Five quick communication tips

Here are five quick communication tips for new businesses that, from recent experience of talking to very unhappy customers, more established service providers seem to have forgotten.

  1. Do invest in an answerphone. It may seem an incredibly obvious thing to say and do but I’m still amazed at the number of business owners/managers that think it’s fine to let customer hang on the end of a phone until they lose the will to live. Customers do not want your product or service only between 10am and 4.30pm. Make sure you have some way they can leave you a message so you can get back to them – or risk losing them to a competitor.
  2. If your recorded voice message asks customers to “please leave details and we will get back to you”, make sure you don’t leave it 48 hours or until the customers calls again, or they call you on your mobile while you are out socialising with friends because they are so unhappy that they next person they call is their lawyer. 
  3. If you say you offer a service – then follow through on it. There’s no point in going to market saying that you do X, Y and Z if you don’t actually fulfil the promise. I recently heard of one business that said they delivered repaired goods back to the customer as a key part of the service only to then ask customers to collect things because they were “too busy” – not for long they won’t be with that attitude.
  4. If a dissatisfied customer calls, take down the details and say you will get back to them – and do it. Do not speak to the customer and then talk about the problem in the office with clients while the receiver is open – yes, this does happen! Your customer wants respect and courtesy, they do not want to listen to you trying to find out what went wrong or who is to blame. They certainly don’t want to hear you say “O, it’s laughing boy again moaning on”.
  5. Keep your team informed about developments in services and customer care. There’s nothing so frustrating for a customer than to have to repeat the whole story each time they ring up because they are speaking to someone new who has not been informed.

 

This might all sound like common sense, but each one are real examples of customer experience I have heard about in the last week. Make sure it’s not you ex-customers are talking about in this way.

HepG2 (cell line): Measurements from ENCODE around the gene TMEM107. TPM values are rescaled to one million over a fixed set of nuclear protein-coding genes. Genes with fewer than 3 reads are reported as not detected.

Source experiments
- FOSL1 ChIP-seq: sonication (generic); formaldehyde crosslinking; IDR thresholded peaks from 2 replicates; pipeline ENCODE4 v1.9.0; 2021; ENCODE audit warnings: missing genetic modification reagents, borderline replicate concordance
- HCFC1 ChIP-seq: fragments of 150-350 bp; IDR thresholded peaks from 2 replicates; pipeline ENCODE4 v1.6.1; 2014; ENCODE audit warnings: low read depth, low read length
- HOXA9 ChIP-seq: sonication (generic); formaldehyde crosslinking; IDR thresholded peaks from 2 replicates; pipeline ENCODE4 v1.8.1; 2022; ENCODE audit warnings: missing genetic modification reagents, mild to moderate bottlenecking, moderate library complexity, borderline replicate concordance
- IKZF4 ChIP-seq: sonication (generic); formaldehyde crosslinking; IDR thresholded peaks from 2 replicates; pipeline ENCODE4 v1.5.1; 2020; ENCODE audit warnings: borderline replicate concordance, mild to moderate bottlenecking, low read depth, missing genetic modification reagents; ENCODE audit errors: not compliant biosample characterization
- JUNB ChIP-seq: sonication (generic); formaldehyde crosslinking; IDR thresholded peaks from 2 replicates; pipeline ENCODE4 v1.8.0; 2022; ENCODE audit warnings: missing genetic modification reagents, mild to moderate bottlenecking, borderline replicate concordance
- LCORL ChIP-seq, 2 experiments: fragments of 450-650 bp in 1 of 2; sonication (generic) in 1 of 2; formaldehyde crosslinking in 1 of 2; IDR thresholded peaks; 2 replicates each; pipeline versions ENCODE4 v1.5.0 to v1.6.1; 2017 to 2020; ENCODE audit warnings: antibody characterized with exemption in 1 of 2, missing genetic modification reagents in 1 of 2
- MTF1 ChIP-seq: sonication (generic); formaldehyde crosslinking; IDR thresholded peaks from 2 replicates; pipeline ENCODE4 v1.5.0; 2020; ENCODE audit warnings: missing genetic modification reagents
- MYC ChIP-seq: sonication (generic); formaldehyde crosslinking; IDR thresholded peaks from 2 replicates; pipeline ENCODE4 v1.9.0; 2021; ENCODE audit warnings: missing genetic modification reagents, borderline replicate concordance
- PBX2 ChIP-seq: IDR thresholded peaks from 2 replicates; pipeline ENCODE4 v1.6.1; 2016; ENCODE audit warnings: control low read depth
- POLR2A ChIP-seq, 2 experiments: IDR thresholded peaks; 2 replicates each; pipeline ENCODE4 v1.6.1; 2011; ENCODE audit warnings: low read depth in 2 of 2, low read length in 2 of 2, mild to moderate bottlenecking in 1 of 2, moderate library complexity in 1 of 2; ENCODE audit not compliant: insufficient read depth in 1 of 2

If you are a Linkedin user, you might find the following tips helpful.

  1. Be personal and personable. Linkedin is all about making contacts and developing relationships. Although it should form part of your marketing activity, you should try to look at it from a social perspective. For instance, when you are inviting people to join your network, don’t use the standard template approach. Change the request to something personal; make it look like you a human being interested in other people rather than a sales person harvesting leads. Give people a reason to want to connect with you.
  2. Don’t lie or try to be clever. If you were approached by someone in the pub or at a party that you had never met who then claimed to be your friend or someone you had done business with before, how would you react? Doing the same on Linkedin will get you much the same response.
  3. Contribute. Social media is all about giving to receive. If all you are interested in is surreptitious sales pitches you will get sussed out very quickly. Join in debates in groups and offer advice and help rather than quotes for services or products. Get known for being an expert in your field by starting discussions on subjects that are interesting and useful to others.
  4. Join in. If you join groups that are connected to your field of interest or that of your customers, you can engage with people that may need your help in future without you having to make a sales pitch. Networking is all about making valuable contacts that may lead, either directly or indirectly to new business or good advice.
  5. Help. If you know a customer or supplier that needs help with something beyond your service, pop a message on Linkedin asking everyone if they can recommend someone. That way you will reach out to far more people and they may just reciprocate and recommend you to a potential new customer.

Written by Graham Parker MA MCIPR

Graham Parker MA MCIPR

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